|Here we had about a gallon of kefir|
So what should we do when we're making more kefir than we need...dump it out? Never. Bite your tongue.
A great thing to do with extra kefir is to turn it - in one fell swoop - into not one but *two* great cultured/probiotic products. Multi-tasking at its healthiest.
The two products I'm talking about making from kefir are:
2. Kefir Cheese
And here is how you do it...
Start by setting out the container of kefir. Yes, right on the counter. This is already a cultured product remember, no worry about it spoiling. The good bacteria that is already teeming in there keeps any bad pathogens from getting a foothold.
This time, I set out two quart jars of kefir:
I set them near my crockpot of chicken broth that was bubbling and brewing away...just to provide a little extra warmth that would help move things along with the kefir. It's not necessary to do this, it just helps speed things up a little. Also right next to the crockpot you can can see the jar of kefir we were currently making, with the coffee filter and rubberband on top. It is near the crockpot for the very same reason.
After we set the kefir on the counter, what are we waiting for?
We are waiting for it to go from looking like this:
....to looking like this:
The kefir has separated. The more transparent liquid is whey. The thicker whiter "solids" are the kefir cheese.
(Note: You can also make get whey by dripping yogurt in this same manner as kefir. AND...you can get whey using this same process with raw milk. You set a container of raw milk on the counter, and just wait until it separates. I like to do this with kefir, however, because the separation happens much quicker. With raw milk, it could easily take a week for the separation to occur. I'm too impatient for that. Warning: Do NOT try that with pasteurized, store-bought milk...it will turn rancid and be very harmful if ingested.)
After the kefir is good and separated, get out a few supplies...
- bowl or measuring cup
- cheese cloth or clean kitchen towel
Set the strainer in the bowl/cup....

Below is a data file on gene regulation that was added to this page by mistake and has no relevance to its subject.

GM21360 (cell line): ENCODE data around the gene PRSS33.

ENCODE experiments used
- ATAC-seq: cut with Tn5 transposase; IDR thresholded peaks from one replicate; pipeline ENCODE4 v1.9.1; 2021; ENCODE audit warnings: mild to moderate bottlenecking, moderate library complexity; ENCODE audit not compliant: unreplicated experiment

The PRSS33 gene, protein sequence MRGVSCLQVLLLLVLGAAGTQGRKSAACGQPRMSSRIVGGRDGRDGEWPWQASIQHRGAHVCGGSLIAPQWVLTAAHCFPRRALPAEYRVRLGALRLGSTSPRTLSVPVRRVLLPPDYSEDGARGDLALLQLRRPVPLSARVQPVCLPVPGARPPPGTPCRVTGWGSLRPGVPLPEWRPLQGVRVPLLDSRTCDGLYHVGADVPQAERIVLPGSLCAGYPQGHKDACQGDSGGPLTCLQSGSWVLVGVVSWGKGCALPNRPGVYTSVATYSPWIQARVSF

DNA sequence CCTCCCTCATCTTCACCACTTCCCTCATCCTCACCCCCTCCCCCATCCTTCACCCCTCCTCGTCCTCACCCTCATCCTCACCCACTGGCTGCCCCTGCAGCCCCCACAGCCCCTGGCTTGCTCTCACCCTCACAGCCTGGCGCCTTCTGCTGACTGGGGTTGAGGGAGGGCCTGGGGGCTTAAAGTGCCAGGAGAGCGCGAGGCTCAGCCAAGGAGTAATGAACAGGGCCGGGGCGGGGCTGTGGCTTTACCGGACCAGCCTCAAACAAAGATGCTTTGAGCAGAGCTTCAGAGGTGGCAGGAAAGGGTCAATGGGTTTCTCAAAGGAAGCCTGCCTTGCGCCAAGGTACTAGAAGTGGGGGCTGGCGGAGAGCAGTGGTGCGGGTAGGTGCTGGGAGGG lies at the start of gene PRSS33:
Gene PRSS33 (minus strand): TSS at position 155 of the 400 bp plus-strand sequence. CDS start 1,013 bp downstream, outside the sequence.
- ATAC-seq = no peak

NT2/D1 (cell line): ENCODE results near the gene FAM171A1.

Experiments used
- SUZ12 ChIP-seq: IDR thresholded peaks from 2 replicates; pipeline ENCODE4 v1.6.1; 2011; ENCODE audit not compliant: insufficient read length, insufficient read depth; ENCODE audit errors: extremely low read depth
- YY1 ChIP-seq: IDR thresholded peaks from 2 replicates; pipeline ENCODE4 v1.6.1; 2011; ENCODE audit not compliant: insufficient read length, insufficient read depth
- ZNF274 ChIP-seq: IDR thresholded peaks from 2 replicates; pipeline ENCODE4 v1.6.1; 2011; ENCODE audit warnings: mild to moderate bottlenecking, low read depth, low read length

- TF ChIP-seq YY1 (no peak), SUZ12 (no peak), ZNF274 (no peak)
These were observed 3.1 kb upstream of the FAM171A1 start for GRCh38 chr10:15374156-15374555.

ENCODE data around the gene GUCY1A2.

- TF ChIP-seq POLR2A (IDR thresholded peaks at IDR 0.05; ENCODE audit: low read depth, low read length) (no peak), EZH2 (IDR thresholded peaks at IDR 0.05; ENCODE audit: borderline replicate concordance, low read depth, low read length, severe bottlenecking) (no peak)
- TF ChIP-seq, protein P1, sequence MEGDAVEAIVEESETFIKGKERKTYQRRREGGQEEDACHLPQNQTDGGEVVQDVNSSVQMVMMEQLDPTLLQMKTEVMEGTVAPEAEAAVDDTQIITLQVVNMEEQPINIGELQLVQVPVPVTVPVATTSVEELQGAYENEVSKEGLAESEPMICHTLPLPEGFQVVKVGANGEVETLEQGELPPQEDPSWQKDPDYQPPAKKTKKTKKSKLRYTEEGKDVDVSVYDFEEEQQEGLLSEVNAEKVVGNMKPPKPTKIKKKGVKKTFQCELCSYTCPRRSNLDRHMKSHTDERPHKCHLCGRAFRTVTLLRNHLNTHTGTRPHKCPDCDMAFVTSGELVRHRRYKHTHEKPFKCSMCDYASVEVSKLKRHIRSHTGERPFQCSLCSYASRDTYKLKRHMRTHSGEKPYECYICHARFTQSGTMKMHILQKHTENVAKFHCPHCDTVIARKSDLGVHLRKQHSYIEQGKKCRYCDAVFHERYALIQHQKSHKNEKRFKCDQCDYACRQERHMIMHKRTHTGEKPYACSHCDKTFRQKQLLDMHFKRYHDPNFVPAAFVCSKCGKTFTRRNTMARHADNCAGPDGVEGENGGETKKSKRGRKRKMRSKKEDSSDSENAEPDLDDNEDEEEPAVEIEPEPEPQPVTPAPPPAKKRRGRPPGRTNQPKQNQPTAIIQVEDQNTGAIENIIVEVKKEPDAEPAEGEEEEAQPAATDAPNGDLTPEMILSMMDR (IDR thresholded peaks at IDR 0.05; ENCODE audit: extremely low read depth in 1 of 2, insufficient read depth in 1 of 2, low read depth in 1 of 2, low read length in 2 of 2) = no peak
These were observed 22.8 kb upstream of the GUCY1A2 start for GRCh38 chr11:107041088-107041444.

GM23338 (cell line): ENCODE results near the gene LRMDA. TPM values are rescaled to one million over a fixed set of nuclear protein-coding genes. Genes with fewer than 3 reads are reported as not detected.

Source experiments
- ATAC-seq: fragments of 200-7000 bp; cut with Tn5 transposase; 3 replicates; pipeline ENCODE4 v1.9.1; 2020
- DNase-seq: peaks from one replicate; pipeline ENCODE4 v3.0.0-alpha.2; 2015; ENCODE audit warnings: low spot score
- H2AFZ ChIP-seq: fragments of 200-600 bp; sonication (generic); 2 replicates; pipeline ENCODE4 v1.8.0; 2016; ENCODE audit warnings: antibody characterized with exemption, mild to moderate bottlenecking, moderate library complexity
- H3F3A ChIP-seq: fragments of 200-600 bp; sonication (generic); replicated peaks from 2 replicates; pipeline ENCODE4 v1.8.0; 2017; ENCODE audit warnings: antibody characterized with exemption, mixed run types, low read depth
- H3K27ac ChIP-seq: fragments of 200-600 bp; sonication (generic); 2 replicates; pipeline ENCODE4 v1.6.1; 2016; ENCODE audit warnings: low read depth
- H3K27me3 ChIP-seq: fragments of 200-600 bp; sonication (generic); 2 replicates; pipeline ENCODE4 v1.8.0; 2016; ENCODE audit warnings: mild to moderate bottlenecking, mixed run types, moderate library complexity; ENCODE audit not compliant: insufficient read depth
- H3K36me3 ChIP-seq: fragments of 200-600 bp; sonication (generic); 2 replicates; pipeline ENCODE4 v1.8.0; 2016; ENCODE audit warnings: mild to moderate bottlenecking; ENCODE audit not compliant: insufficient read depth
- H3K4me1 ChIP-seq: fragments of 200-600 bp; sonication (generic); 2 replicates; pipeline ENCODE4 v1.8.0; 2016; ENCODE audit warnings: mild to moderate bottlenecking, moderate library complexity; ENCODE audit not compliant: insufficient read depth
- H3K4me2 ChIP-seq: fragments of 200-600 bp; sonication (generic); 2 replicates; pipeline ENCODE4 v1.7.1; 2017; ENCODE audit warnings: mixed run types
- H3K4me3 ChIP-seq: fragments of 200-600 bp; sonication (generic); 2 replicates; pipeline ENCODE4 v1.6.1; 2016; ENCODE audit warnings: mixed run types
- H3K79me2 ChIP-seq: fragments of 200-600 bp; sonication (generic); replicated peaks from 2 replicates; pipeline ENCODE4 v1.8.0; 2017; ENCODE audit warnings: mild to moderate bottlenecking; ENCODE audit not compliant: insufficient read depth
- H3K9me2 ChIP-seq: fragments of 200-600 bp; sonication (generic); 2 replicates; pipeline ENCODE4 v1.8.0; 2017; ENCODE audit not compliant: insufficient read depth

....then lay the cheese cloth/towel in the strainer and pour some kefir in there:
The whey drips right on through...but the kefir cheese stays in the towel:
Well, actually the whey doesn't drain "right on through"...it takes a while. Hours. When you walk by every so often just keep adding more separated kefir to the strainer as it filters through. Eventually, all the whey that is going to voluntarily drain through will be done draining through. Seriously it takes hours...and that is normal and o.k.
Now gather up the towel, and give it a gentle squeeze to release more whey. Do not squeeze too hard or cheese will start seeping right through the cloth (ask me how I know).
You end up with beautiful liquid gold whey....and pretty white kefir cheese.
Both...are so, so good for you. Or your gut, more accurately. But...since about 80% of your body's immune system is found in your gut, if you do something good for your gut, you're definitely doing something good for you!
Now....what to do with this whey and kefir cheese?
I'll start with the whey.
** I use whey to add a probiotic kick to our freshly made juice. (Shhhhh...if my peeps knew that whey was in their juice they would probably say they didn't like it. As it is, they don't know....and they don't mind!)
** Some of my fermented food recipes call for adding some whey to the jar, as a kick-starter for the fermentation process.
** In our pre-GAPS days, I would use whey to "soak" our oats overnight, Nourishing Traditions-style, in order to make them more digestible (and so they didn't rob our bodies of minerals).
** We've learned since starting GAPS how good it is (taste-wise and gut-wise) to stir some whey right into soup. Let the soup cool down some first though (so the heat wouldn't kill and inactivate the probiotics)
Jill at The Prairie Homestead has some great information HERE about more great uses for whey.
Now, for the kefir cheese.
I think this tastes remarkably similar to sour cream, and even to cream cheese...and I think it could be used in applications that call for either of those items.
I've eaten this kefir cheese just like I do our sour cream: straight up, with a drizzle of raw honey on top. Heaven.
Another of our favorite things to do with kefir cheese is to use it as a spreadable cheese.
Jas rummages through our spice cabinet and gets out this...and gets out that...
|Jas is a much more naturally talented cook than I'll ever be. |
Too bad he has to be at the bank all day...we'd eat much better if he were here!
...and makes a divine tasting cheese.
This time he used dill, garlic salt, garlic powder and onion powder. Totally. Yum.
So, to summarize....
Don't throw out kefir.
And kefir cheese.
Your gut (and mouth) will thank you.